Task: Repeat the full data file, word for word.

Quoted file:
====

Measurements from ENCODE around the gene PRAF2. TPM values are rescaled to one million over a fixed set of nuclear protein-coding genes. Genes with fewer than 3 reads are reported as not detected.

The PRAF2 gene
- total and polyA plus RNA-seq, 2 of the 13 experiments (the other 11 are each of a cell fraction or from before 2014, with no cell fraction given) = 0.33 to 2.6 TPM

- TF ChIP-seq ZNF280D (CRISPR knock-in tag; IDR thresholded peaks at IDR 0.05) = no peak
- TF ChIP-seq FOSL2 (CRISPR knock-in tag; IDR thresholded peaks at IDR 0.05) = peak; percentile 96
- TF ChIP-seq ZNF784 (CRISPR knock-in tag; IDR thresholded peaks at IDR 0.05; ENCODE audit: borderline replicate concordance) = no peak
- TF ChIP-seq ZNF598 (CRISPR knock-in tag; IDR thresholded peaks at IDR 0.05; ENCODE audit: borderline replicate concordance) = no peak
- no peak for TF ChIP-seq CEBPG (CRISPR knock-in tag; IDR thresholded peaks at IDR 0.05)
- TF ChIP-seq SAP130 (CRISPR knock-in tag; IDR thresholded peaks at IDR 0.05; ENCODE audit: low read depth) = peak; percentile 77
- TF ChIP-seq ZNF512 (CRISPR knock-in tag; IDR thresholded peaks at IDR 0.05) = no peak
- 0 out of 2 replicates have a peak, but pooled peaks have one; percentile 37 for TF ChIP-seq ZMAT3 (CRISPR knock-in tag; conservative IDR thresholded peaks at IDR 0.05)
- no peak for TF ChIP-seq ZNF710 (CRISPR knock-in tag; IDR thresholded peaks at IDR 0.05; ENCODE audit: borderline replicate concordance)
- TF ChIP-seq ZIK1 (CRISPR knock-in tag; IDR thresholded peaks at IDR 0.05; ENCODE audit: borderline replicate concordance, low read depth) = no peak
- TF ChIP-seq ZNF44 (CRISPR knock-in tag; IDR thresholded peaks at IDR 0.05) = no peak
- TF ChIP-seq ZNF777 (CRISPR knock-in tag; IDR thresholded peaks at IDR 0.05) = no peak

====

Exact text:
Measurements from ENCODE around the gene PRAF2. TPM values are rescaled to one million over a fixed set of nuclear protein-coding genes. Genes with fewer than 3 reads are reported as not detected.

The PRAF2 gene
- total and polyA plus RNA-seq, 2 of the 13 experiments (the other 11 are each of a cell fraction or from before 2014, with no cell fraction given) = 0.33 to 2.6 TPM

- TF ChIP-seq ZNF280D (CRISPR knock-in tag; IDR thresholded peaks at IDR 0.05) = no peak
- TF ChIP-seq FOSL2 (CRISPR knock-in tag; IDR thresholded peaks at IDR 0.05) = peak; percentile 96
- TF ChIP-seq ZNF784 (CRISPR knock-in tag; IDR thresholded peaks at IDR 0.05; ENCODE audit: borderline replicate concordance) = no peak
- TF ChIP-seq ZNF598 (CRISPR knock-in tag; IDR thresholded peaks at IDR 0.05; ENCODE audit: borderline replicate concordance) = no peak
- no peak for TF ChIP-seq CEBPG (CRISPR knock-in tag; IDR thresholded peaks at IDR 0.05)
- TF ChIP-seq SAP130 (CRISPR knock-in tag; IDR thresholded peaks at IDR 0.05; ENCODE audit: low read depth) = peak; percentile 77
- TF ChIP-seq ZNF512 (CRISPR knock-in tag; IDR thresholded peaks at IDR 0.05) = no peak
- 0 out of 2 replicates have a peak, but pooled peaks have one; percentile 37 for TF ChIP-seq ZMAT3 (CRISPR knock-in tag; conservative IDR thresholded peaks at IDR 0.05)
- no peak for TF ChIP-seq ZNF710 (CRISPR knock-in tag; IDR thresholded peaks at IDR 0.05; ENCODE audit: borderline replicate concordance)
- TF ChIP-seq ZIK1 (CRISPR knock-in tag; IDR thresholded peaks at IDR 0.05; ENCODE audit: borderline replicate concordance, low read depth) = no peak
- TF ChIP-seq ZNF44 (CRISPR knock-in tag; IDR thresholded peaks at IDR 0.05) = no peak
- TF ChIP-seq ZNF777 (CRISPR knock-in tag; IDR thresholded peaks at IDR 0.05) = no peak